No society can surely be flourishing and happy of which by far the greater part of the numbers are poor and miserable.
Adam Smith (1723-1790) was a Scottish historian, political economist, writer, rhetorician, astronomer, and social philosopher, who wrote 'The Wealth of Nations'. It is considered the first book of modern political economy, and still provides the foundation for the study of that discipline.
Adam Smith was born in 1723 in Fife, Scotland. The actual date of his birth is not confirmed, but it is known that he was baptised on 5 June 1723 in Kirkcaldy, Scotland. His parents were Margaret Douglas and Adam Smith, a lawyer and civil servant. Adam Smith Senior was a widower who married Margaret Douglas in 1720. He died just two months after his son’s birth.
Little is known about Smith’s early life. The Scottish journalist John Rae, who was Smith’s biographer, wrote that Smith was abducted by gypsies at the age of four and released when others went to rescue him. Smith attended the Burgh School of Kirkcaldy from 1729 to 1737, where he studied Latin, mathematics, history and writing.
Smith attended the University of Glasgow at the age of fourteen to study moral philosophy, and later studied social philosophy at the University of Oxford in 1740. Whilst at Oxford, Smith taught himself several subjects by reading books from the library. Smith’s letters reveal that his time at Oxford was not entirely happy. Towards the end of his time there, Smith began to suffer from shaking fits, possibly the symptoms of a nervous breakdown. He left Oxford University in 1746, before his scholarship ended.
Following his departure from Oxford, Smith delivered a series of lectures in Edinburgh. These lectures proved successful and led to collaboration with David Hume in 1750. Smith’s and Hume’s writings covered history, politics, philosophy, economics and religion.
In 1751, Smith took on a professorship at the University of Glasgow, teaching moral philosophy, taking over the post of Head of Moral Philosophy in 1753. It was during his time at Glasgow that Smith wrote and published The Theory of Moral Sentiments (1759), which embodied some of his Glasgow lectures. He continued to make extensive revisions to the book up until his death. Smith worked as an academic for a number of years, calling it, by far the most useful and therefore by far the happiest and most honourable period of his life.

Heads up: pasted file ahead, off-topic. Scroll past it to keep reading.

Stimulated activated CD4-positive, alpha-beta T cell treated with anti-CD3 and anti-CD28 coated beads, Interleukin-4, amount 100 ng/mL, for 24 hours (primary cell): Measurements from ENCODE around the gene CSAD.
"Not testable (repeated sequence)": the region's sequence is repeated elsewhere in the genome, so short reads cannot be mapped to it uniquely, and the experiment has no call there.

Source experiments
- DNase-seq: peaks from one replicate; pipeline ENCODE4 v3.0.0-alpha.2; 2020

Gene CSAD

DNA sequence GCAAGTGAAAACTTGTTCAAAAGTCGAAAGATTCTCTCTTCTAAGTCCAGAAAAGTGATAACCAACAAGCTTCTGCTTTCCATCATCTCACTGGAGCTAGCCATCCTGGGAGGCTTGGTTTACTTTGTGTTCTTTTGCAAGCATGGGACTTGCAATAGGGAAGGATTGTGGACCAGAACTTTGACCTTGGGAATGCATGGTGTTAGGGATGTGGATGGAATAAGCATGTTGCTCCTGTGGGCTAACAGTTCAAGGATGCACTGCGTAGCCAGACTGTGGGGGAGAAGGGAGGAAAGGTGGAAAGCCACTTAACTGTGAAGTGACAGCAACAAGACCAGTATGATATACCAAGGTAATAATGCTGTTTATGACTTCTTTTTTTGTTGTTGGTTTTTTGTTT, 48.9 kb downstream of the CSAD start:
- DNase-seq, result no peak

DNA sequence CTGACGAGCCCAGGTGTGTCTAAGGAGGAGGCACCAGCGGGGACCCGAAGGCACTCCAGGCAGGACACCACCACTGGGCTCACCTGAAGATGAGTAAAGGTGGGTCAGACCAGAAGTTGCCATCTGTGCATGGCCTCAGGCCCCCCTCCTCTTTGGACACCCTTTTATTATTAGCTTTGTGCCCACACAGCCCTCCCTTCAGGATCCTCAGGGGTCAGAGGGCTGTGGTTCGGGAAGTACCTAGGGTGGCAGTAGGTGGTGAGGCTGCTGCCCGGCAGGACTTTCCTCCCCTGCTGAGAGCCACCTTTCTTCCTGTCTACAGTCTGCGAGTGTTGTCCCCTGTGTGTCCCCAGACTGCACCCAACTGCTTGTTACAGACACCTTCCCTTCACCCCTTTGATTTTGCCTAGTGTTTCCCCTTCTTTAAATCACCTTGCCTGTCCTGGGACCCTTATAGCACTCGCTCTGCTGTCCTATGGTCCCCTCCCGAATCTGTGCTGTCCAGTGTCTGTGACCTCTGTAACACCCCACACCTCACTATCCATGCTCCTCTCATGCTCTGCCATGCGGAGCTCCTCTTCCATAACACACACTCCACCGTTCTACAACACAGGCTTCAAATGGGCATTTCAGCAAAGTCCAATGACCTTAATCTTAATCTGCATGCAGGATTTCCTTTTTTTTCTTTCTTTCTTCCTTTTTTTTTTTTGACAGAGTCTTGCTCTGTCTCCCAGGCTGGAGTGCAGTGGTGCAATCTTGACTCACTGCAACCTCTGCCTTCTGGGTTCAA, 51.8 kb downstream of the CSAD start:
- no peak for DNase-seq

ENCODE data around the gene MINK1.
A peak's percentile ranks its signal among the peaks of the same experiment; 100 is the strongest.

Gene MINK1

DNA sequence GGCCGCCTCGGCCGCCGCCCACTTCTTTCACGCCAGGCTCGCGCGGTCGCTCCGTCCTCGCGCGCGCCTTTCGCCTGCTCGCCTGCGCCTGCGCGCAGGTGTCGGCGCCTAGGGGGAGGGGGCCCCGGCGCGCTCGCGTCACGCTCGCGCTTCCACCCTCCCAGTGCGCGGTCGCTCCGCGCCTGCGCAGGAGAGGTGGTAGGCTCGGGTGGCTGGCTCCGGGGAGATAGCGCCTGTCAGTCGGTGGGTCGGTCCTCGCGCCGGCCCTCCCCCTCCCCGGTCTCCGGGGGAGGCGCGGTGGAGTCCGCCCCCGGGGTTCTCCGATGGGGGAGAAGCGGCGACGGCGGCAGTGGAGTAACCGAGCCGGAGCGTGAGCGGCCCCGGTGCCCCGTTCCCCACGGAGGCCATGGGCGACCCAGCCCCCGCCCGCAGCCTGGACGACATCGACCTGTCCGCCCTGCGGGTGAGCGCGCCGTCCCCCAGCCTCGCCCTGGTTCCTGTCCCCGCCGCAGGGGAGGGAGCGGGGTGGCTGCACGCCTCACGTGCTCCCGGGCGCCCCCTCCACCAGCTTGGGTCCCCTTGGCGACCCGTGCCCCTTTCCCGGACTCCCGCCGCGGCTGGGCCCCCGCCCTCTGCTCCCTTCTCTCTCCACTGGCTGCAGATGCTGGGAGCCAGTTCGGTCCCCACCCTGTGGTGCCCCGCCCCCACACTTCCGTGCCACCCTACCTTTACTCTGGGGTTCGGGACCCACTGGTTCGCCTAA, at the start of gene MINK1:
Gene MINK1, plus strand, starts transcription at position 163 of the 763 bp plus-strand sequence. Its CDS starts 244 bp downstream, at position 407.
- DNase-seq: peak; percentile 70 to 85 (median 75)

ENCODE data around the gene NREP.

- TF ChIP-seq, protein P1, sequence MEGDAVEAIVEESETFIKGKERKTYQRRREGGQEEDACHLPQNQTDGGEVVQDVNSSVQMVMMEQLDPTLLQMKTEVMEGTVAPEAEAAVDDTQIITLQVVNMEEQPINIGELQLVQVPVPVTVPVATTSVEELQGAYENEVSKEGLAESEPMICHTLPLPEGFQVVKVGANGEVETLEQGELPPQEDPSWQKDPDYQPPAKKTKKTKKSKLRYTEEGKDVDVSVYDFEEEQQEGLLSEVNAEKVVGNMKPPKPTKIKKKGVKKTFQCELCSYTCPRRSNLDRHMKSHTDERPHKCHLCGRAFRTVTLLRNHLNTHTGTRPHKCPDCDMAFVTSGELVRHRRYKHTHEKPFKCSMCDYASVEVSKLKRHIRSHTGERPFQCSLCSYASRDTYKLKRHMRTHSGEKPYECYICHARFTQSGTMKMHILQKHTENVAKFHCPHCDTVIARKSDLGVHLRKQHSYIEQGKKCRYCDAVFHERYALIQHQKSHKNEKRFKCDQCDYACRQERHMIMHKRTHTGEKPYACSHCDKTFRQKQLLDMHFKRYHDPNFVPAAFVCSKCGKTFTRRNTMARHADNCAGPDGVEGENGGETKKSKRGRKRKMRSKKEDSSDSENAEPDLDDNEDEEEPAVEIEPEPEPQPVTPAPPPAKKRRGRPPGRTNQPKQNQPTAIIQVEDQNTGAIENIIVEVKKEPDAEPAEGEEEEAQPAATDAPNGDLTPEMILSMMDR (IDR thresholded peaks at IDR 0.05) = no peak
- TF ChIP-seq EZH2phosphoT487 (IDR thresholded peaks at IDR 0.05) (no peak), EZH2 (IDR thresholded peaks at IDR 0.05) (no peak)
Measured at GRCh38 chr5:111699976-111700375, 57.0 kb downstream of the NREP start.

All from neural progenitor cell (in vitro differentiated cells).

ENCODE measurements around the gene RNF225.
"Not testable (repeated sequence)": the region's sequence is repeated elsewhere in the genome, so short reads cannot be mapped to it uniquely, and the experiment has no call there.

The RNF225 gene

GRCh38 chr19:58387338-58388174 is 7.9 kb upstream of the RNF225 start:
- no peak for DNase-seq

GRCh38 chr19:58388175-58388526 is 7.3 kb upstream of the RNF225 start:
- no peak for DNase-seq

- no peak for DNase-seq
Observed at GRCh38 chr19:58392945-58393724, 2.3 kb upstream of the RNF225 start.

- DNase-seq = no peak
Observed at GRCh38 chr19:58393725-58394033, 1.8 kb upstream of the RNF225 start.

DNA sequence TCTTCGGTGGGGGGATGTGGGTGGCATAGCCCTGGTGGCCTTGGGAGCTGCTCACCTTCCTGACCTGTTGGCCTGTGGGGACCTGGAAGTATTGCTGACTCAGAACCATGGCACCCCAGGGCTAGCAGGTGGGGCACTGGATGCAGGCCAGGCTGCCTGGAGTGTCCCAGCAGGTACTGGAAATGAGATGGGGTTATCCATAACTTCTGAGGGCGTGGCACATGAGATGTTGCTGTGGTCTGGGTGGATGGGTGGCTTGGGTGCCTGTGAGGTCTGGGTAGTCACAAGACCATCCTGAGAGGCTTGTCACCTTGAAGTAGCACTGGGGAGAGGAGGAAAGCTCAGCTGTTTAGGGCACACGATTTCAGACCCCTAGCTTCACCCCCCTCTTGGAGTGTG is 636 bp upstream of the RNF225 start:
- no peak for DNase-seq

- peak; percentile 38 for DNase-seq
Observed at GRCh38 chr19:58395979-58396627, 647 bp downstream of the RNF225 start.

The publication of The Theory of Moral Sentiments led to a popularity for Smith that resulted in students from other countries coming to Glasgow to study under him. The University of Glasgow bestowed on Smith the title of Doctor of Law in 1762. In 1763, Smith was offered a position by British politician Charles Townshend to tutor his stepson Henry Scott, Duke of Buccleuch. Smith took up the offer, resigning his professorship in the middle of a term. The tutoring position with Scott allowed Smith to travel throughout Europe, where he met other intellectual leaders of his day, and also doubled his former income as a teacher.
In 1766, Henry Scott’s younger brother died in Paris, and Smith’s tour of Europe as a tutor ended shortly after. Smith returned home that year to Kirkcaldy, and spent the next ten years writing The Wealth of Nations. The book was published in 1776 and was an instant success, selling out its first edition in only six months. The Wealth of Nations is widely regarded as Smith’s most influential work, although Smith himself considered The Theory of Moral Sentiments to be the superior of the two works.
In 1778, Smith became commissioner of customs in Scotland and went to live in Panmure House, in Edinburgh’s Canongate with his mother, with whom he had a close relationship,. Five years later, he became one of the founding members of the Royal Society of Edinburgh, and from 1787 to 1789 he occupied the honorary position of Lord Rector of the University of Glasgow.
Smith, who never married, was described as an odd-looking man, with a large nose, bulging eyes, a protruding lower lip, a nervous twitch, and a speech impediment. Smith described himself as a beau in nothing but his books. Smith rarely sat for portraits, so almost all depictions of him created during his lifetime were drawn from memory.
Smith died in Panmure House in Edinburgh on 17 July 1790, after a painful illness, and was buried in the Canongate Kirkyard. On his death bed, Smith expressed disappointment that he had not achieved more. Smith requested that his personal papers be destroyed upon his death, with the exception of anything that was fit for publication. The History of Astronomy was published in 1795 and Essays on Philosophical Subjects, Lectures on Justice, Police, Revenue, and Arms, written in 1763 and published in 1896, A Treatise on Public Opulence, written in 1764 and published in 1937, were all published posthumously.
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